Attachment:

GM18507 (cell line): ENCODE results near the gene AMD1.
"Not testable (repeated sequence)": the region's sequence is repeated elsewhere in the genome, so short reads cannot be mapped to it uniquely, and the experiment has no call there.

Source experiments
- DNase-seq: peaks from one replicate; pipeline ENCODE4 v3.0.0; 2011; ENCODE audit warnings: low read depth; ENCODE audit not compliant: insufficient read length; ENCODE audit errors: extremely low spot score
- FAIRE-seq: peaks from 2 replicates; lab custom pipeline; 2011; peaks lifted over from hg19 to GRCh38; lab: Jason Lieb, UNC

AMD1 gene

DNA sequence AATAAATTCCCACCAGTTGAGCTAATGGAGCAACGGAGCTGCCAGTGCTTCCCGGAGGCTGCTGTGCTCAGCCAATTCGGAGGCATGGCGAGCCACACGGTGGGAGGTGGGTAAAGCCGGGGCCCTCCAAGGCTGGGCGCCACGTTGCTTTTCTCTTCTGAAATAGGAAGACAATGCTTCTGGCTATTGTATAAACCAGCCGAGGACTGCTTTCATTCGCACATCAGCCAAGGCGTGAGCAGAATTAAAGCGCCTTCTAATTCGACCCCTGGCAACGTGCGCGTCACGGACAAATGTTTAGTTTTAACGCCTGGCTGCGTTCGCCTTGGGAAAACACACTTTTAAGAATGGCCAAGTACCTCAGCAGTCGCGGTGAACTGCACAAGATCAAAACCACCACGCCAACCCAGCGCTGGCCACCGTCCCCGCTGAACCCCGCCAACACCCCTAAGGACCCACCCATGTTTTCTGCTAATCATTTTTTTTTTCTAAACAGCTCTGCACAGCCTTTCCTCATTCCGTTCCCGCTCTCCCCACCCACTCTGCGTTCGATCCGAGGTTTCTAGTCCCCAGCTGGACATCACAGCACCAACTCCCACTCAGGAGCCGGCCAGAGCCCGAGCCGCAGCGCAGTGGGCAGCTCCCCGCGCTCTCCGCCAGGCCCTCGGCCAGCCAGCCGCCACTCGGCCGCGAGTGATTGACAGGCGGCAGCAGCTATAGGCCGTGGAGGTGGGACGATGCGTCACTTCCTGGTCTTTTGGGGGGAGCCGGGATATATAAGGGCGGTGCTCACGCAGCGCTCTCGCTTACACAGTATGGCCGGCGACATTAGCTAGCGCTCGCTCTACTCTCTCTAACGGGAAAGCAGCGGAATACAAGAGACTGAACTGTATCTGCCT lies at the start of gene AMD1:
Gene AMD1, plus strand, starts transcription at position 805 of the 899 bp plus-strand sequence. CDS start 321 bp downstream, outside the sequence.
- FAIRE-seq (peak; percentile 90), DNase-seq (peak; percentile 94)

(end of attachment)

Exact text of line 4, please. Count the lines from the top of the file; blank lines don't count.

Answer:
- DNase-seq: peaks from one replicate; pipeline ENCODE4 v3.0.0; 2011; ENCODE audit warnings: low read depth; ENCODE audit not compliant: insufficient read length; ENCODE audit errors: extremely low spot score